# Changeset 11184

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Timestamp:
2019-06-26T16:56:21+02:00 (14 months ago)
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Update time domain chapter, #2216

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• ## NEMO/trunk/doc/latex/NEMO/subfiles/chap_time_domain.tex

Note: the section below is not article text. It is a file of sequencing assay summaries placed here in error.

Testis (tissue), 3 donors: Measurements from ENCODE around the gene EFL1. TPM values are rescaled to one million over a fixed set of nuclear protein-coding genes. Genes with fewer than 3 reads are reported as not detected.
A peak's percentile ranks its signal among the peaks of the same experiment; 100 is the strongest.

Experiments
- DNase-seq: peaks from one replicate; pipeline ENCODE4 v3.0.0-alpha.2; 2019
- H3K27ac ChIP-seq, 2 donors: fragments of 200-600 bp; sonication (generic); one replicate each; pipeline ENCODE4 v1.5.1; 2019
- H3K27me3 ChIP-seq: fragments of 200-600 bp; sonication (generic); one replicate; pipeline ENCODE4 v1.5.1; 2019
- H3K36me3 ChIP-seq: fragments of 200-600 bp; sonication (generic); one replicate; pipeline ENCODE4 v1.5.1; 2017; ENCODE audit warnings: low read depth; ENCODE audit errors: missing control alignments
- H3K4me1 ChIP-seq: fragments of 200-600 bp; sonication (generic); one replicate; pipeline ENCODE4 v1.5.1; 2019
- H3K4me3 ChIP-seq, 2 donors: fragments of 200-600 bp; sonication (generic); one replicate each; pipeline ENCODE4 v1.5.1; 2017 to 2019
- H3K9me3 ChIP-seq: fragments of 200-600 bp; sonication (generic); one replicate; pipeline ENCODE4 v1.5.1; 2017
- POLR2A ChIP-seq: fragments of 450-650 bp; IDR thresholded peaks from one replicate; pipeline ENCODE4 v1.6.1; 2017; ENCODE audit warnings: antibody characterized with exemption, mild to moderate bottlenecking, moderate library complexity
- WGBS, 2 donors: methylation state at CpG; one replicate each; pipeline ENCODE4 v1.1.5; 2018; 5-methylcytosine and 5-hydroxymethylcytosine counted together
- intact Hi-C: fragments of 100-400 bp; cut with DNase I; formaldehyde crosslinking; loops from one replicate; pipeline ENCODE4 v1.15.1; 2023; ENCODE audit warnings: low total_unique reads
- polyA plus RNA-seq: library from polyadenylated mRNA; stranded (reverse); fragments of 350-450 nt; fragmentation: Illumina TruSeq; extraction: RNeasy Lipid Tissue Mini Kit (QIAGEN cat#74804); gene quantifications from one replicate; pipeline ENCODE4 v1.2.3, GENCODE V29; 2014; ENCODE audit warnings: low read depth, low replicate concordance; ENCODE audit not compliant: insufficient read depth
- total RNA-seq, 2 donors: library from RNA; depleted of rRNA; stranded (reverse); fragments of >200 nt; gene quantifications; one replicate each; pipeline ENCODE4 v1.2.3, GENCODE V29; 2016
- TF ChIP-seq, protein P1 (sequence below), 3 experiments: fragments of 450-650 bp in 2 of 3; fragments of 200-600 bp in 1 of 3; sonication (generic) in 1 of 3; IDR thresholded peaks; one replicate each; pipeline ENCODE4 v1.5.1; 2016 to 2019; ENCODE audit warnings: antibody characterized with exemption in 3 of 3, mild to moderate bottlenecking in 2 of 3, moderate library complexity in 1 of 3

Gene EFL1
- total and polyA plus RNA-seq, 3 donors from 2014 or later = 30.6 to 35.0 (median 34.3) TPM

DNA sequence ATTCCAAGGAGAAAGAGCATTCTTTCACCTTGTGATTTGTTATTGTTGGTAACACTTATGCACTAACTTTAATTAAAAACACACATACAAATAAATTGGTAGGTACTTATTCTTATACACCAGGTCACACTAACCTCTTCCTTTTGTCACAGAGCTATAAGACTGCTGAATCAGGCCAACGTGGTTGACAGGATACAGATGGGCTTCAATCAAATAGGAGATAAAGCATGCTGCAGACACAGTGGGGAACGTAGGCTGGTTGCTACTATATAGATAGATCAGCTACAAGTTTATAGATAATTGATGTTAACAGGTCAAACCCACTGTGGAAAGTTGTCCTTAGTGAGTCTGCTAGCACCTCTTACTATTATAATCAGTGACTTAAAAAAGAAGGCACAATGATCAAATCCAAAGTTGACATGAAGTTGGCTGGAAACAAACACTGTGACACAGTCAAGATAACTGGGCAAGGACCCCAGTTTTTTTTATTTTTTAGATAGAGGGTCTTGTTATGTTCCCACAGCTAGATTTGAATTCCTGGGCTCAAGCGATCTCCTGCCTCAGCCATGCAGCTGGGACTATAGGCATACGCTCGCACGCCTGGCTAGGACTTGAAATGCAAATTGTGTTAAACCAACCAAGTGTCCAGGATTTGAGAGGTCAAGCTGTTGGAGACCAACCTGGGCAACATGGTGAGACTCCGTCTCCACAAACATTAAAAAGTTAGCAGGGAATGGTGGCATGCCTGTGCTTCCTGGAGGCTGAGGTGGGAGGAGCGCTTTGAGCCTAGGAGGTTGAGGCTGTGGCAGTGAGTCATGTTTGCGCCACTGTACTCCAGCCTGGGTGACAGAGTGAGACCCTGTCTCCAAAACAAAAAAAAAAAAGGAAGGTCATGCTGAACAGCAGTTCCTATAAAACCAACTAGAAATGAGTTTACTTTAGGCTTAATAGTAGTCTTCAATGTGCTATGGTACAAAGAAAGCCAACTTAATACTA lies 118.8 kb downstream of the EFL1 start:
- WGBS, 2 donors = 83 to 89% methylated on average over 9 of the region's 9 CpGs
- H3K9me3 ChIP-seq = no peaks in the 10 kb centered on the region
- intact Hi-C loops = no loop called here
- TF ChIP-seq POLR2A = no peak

r11179 % Missing things: %  - daymod: definition of the time domain (nit000, nitend andd the calendar) %  - daymod: definition of the time domain (nit000, nitend and the calendar) \gmcomment{STEVEN :maybe a picture of the directory structure in the introduction which could be referred to here, a key feature of an ocean model as it exerts a strong influence on the structure of the computer code (\ie on its flowchart). In the present chapter, we provide a general description of the \NEMO time stepping strategy and In the present chapter, we provide a general description of the \NEMO  time stepping strategy and the consequences for the order in which the equations are solved. $\rdt$ is the time step; and the superscripts indicate the time at which a quantity is evaluated. Each term of the RHS is evaluated at a specific time step depending on the physics with which it is associated. The choice of the time step used for this evaluation is discussed below as well as Each term of the RHS is evaluated at a specific time stepping depending on the physics with which it is associated. The choice of the time stepping used for this evaluation is discussed below as well as the implications for starting or restarting a model simulation. Note that the time stepping calculation is generally performed in a single operation. is usually not the variable at the after time step; but rather it is used to store the time derivative (RHS in \autoref{eq:STP}) prior to time-stepping the equation. Generally, the time stepping is performed once at each time step in the \mdl{tranxt} and \mdl{dynnxt} modules, except when using implicit vertical diffusion or calculating sea surface height in which case time-splitting options are used. The time stepping itself is performed once at each time step where implicit vertical diffusion is computed, \ie in the \mdl{trazdf} and \mdl{dynzdf} modules. % ------------------------------------------------------------------------------------------------------------- Therefore, the LF-RA is a quasi second order accurate scheme. The LF-RA scheme is preferred to other time differencing schemes such as predictor corrector or trapezoidal schemes, because the user has an explicit and simple control of the magnitude of the time diffusion of the scheme. because the user has an explicit and simple control of the magnitude of the time diffusion of the scheme. When used with the 2nd order space centred discretisation of the advection terms in the momentum and tracer equations, LF-RA avoids implicit numerical diffusion: The leapfrog differencing scheme is unsuitable for the representation of diffusion and damping processes. For a tendancy $D_x$, representing a diffusion term or a restoring term to a tracer climatology For a tendency $D_x$, representing a diffusion term or a restoring term to a tracer climatology (when present, see \autoref{sec:TRA_dmp}), a forward time differencing scheme is used : \[ For the vertical diffusion terms, a forward time differencing scheme can be used, but usually the numerical stability condition imposes a strong constraint on the time step. Two solutions are available in \NEMO to overcome the stability constraint: $(a)$ a forward time differencing scheme using a time splitting technique (\np{ln\_zdfexp}\forcode{ = .true.}) or $(b)$ a backward (or implicit) time differencing scheme                   (\np{ln\_zdfexp}\forcode{ = .false.}). In $(a)$, the master time step $\Delta$t is cut into $N$ fractional time steps so that the stability criterion is reduced by a factor of $N$. The computation is performed as follows: \begin{alignat*}{2} % \label{eq:STP_ts} &x_\ast^{t - \rdt}                      &= &x^{t - \rdt} \\ &x_\ast^{t - \rdt + L \frac{2 \rdt}{N}} &=   &x_\ast ^{t - \rdt + (L - 1) \frac{2 \rdt}{N}} + \frac{2 \rdt}{N} \; DF^{t - \rdt + (L - 1) \frac{2 \rdt}{N}} \quad \text{for $L = 1$ to $N$} \\ &x^{t + \rdt}                           &= &x_\ast^{t + \rdt} \end{alignat*} with DF a vertical diffusion term. The number of fractional time steps, $N$, is given by setting \np{nn\_zdfexp}, (namelist parameter). The scheme $(b)$ is unconditionally stable but diffusive. It can be written as follows: but usually the numerical stability condition imposes a strong constraint on the time step. To overcome the stability constraint, a backward (or implicit) time differencing scheme is used. This scheme is unconditionally stable but diffusive and can be written as follows: \label{eq:STP_imp} %%gm This scheme is rather time consuming since it requires a matrix inversion, but it becomes attractive since a value of 3 or more is needed for N in the forward time differencing scheme. For example, the finite difference approximation of the temperature equation is: This scheme is rather time consuming since it requires a matrix inversion. For example, the finite difference approximation of the temperature equation is: \[ % \label{eq:STP_imp_zdf} \label{sec:STP_spg_ts} ===>>>>  TO BE written....  :-) The leapfrog environment supports a centred in time computation of the surface pressure, \ie evaluated at \textit{now} time step. This refers to as the explicit free surface case in the code (\np{ln\_dynspg\_exp}\forcode{ = .true.}). This choice however imposes a strong constraint on the time step which should be small enough to resolve the propagation of external gravity waves. As a matter of fact, one rather use in a realistic setup, a split-explicit free surface (\np{ln\_dynspg\_ts}\forcode{ = .true.}) in which barotropic and baroclinic dynamical equations are solved separately with ad-hoc time steps. The use of the time-splitting (in combination with non-linear free surface) imposes some constraints on the design of the overall flowchart, in particular to ensure exact tracer conservation (see \autoref{fig:TimeStep_flowchart}). Compared to the former use of the filtered free surface in \NEMO v3.6 (\citet{roullet.madec_JGR00}), the use of a split-explicit free surface is advantageous on massively parallel computers. Indeed, no global computations are anymore required by the elliptic solver which saves a substantial amount of communication time. Fast barotropic motions (such as tides) are also simulated with a better accuracy. %\gmcomment{ \begin{figure}[!t] \begin{center} \includegraphics[width=\textwidth]{Fig_TimeStepping_flowchart} \includegraphics[width=\textwidth]{Fig_TimeStepping_flowchart_v4} \caption{ \protect\label{fig:TimeStep_flowchart} Sketch of the leapfrog time stepping sequence in \NEMO from \citet{leclair.madec_OM09}. The use of a semi -implicit computation of the hydrostatic pressure gradient requires the tracer equation to be stepped forward prior to the momentum equation. The need for knowledge of the vertical scale factor (here denoted as $h$) requires the sea surface height and the continuity equation to be stepped forward prior to the computation of the tracer equation. Note that the method for the evaluation of the surface pressure gradient $\nabla p_s$ is not presented here (see \autoref{sec:DYN_spg}). Sketch of the leapfrog time stepping sequence in \NEMO with split-explicit free surface. The latter combined with non-linear free surface requires the dynamical tendency being updated prior tracers tendency to ensure conservation. Note the use of time integrated fluxes issued from the barotropic loop  in subsequent calculations of tracer advection and in the continuity equation. Details about the time-splitting scheme can be found in \autoref{subsec:DYN_spg_ts}. } \end{center} the forcing term no longer excites the divergence of odd and even time steps \citep{leclair.madec_OM09}. % forcing seen by the model.... This property improves the LF-RA scheme in two respects. This property improves the LF-RA scheme in two aspects. First, the LF-RA can now ensure the local and global conservation of tracers. Indeed, time filtering is no longer required on the forcing part. The influence of the Asselin filter on the forcing is be removed by adding a new term in the filter The influence of the Asselin filter on the forcing is explicitly removed by adding a new term in the filter (last term in \autoref{eq:STP_RA} compared to \autoref{eq:STP_asselin}). Since the filtering of the forcing was the source of non-conservation in the classical LF-RA scheme, Second, the LF-RA becomes a truly quasi -second order scheme. Indeed, \autoref{eq:STP_forcing} used in combination with a careful treatment of static instability (\autoref{subsec:ZDF_evd}) and of the TKE physics (\autoref{subsec:ZDF_tke_ene}), the two other main sources of time step divergence, (\autoref{subsec:ZDF_evd}) and of the TKE physics (\autoref{subsec:ZDF_tke_ene}) (the two other main sources of time step divergence), allows a reduction by two orders of magnitude of the Asselin filter parameter. $Q^{t + \rdt / 2}$ is the forcing applied over the $[t,t + \rdt]$ time interval. This and the change in the time filter, \autoref{eq:STP_RA}, allows an exact evaluation of the contribution due to the forcing term between any two time steps, allows for an exact evaluation of the contribution due to the forcing term between any two time steps, even if separated by only $\rdt$ since the time filter is no longer applied to the forcing term. This is done simply by keeping the leapfrog environment (\ie the \autoref{eq:STP} three level time stepping) but setting all $x^0$ (\textit{before}) and $x^1$ (\textit{now}) fields equal at the first time step and using half the value of $\rdt$. using half the value of a leapfrog time step ($2 \rdt$). It is also possible to restart from a previous computation, by using a restart file. This requires saving two time levels and many auxiliary data in the restart files in machine precision. Note that when a semi -implicit scheme is used to evaluate the hydrostatic pressure gradient (see \autoref{subsec:DYN_hpg_imp}), an extra three-dimensional field has to be added to the restart file to ensure an exact restartability. This is done optionally via the  \np{nn\_dynhpg\_rst} namelist parameter, so that the size of the restart file can be reduced when restartability is not a key issue (operational oceanography or in ensemble simulations for seasonal forecasting). Note the size of the time step used, $\rdt$, is also saved in the restart file. When restarting, if the the time step has been changed, a restart using an Euler time stepping scheme is imposed. Options are defined through the  \ngn{namrun} namelist variables. Note that the time step $\rdt$, is also saved in the restart file. When restarting, if the time step has been changed, or one of the prognostic variables at \textit{before} time step is missing, an Euler time stepping scheme is imposed. A forward initial step can still be enforced by the user by setting the namelist variable \np{nn\_euler}\forcode{=0}. Other options to control the time integration of the model are defined through the  \ngn{namrun} namelist variables. %%% \gmcomment{